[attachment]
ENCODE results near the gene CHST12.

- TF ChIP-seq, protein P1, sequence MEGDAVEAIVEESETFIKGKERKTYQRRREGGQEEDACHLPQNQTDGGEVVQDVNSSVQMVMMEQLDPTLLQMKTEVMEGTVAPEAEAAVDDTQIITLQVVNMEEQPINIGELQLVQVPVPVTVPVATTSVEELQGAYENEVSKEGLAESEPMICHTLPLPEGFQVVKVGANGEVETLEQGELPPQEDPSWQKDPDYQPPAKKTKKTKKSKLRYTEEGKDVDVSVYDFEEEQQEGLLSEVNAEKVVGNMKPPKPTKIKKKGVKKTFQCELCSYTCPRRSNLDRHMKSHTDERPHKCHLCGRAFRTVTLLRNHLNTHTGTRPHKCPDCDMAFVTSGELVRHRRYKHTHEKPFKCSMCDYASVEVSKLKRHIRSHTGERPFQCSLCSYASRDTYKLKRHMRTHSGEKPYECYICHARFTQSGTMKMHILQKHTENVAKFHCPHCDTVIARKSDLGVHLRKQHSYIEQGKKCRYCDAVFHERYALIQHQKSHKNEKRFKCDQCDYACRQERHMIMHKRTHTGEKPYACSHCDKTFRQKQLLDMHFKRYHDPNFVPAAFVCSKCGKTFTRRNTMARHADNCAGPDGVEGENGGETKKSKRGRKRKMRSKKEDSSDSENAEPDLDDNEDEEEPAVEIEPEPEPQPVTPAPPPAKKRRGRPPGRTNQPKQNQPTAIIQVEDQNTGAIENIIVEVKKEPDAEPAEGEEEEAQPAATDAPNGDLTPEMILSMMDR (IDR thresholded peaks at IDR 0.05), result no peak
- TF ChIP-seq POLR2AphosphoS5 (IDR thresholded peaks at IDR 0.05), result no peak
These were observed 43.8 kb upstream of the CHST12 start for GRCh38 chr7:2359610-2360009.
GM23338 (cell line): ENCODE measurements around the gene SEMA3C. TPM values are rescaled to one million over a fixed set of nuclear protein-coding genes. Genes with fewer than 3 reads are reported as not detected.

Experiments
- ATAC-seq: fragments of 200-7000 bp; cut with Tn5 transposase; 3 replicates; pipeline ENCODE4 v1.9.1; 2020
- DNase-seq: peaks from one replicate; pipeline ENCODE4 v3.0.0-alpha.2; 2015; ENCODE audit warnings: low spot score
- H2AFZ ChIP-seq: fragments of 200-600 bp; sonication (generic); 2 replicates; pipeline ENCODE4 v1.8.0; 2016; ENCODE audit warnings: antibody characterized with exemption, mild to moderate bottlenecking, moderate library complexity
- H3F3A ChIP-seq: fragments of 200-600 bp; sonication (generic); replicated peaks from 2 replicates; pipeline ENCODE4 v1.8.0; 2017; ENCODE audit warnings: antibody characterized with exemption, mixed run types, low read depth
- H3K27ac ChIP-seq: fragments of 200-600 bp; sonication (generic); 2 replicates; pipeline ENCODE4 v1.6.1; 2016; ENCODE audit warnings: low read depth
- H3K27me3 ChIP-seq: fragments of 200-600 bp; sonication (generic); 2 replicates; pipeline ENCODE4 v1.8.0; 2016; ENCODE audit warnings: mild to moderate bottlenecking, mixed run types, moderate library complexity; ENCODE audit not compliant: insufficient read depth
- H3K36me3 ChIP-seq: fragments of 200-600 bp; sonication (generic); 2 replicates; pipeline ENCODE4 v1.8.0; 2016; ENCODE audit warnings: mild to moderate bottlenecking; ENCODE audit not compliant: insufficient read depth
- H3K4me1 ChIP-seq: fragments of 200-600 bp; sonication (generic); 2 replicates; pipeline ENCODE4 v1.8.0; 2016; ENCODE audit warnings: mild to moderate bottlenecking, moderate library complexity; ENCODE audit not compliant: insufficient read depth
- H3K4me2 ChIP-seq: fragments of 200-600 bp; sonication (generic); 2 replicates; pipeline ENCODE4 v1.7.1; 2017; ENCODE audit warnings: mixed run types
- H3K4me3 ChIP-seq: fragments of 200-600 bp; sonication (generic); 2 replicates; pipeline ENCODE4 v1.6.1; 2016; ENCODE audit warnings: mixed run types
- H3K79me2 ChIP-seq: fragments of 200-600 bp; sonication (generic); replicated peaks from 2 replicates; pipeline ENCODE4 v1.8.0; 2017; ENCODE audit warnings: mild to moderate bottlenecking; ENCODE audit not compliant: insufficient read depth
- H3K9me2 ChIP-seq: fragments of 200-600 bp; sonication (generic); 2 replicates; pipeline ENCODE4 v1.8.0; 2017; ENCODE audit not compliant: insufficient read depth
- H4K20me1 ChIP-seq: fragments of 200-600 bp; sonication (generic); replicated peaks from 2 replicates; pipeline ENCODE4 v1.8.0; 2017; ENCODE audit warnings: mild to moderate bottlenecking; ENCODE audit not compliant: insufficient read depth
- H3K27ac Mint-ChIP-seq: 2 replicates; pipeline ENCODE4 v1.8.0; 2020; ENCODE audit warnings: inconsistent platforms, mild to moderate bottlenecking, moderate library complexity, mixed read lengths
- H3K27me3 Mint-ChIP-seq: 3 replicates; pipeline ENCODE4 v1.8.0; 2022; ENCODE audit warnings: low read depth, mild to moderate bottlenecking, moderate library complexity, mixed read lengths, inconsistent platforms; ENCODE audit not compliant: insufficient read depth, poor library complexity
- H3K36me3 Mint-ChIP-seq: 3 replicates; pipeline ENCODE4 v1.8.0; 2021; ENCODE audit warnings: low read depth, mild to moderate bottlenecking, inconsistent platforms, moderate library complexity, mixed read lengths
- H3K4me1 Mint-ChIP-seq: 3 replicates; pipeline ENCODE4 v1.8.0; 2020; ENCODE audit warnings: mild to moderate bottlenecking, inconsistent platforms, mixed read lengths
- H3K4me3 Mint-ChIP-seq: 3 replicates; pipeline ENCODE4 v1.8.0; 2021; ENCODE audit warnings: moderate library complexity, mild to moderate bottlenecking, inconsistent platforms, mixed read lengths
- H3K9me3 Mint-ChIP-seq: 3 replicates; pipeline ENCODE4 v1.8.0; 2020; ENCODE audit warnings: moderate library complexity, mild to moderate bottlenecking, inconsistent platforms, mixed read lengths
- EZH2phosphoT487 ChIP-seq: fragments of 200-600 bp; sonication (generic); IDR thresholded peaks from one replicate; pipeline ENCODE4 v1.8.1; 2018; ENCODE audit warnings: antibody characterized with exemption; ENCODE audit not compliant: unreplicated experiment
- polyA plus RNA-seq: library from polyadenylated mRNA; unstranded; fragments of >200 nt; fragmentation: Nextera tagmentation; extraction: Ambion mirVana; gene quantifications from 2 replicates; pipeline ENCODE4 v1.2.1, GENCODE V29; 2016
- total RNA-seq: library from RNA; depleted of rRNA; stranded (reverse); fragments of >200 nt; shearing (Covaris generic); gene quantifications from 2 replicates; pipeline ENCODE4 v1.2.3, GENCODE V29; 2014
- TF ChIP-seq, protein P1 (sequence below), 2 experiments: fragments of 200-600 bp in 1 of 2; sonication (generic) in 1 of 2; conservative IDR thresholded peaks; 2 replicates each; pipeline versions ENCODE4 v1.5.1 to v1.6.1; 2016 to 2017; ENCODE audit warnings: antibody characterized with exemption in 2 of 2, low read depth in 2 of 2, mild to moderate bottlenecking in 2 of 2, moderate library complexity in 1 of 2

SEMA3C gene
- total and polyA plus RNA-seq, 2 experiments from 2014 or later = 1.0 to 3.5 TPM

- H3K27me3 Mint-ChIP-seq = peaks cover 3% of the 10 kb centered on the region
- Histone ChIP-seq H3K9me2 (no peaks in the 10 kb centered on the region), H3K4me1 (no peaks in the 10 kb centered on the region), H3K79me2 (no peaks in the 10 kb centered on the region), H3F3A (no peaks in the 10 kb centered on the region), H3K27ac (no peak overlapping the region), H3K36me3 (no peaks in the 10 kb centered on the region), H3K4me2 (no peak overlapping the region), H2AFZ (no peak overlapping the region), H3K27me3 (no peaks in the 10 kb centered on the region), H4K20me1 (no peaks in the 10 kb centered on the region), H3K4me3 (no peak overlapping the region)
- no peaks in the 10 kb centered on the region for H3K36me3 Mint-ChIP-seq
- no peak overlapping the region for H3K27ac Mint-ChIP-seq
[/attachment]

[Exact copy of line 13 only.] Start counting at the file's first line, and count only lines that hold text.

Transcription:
- H3K36me3 ChIP-seq: fragments of 200-600 bp; sonication (generic); 2 replicates; pipeline ENCODE4 v1.8.0; 2016; ENCODE audit warnings: mild to moderate bottlenecking; ENCODE audit not compliant: insufficient read depth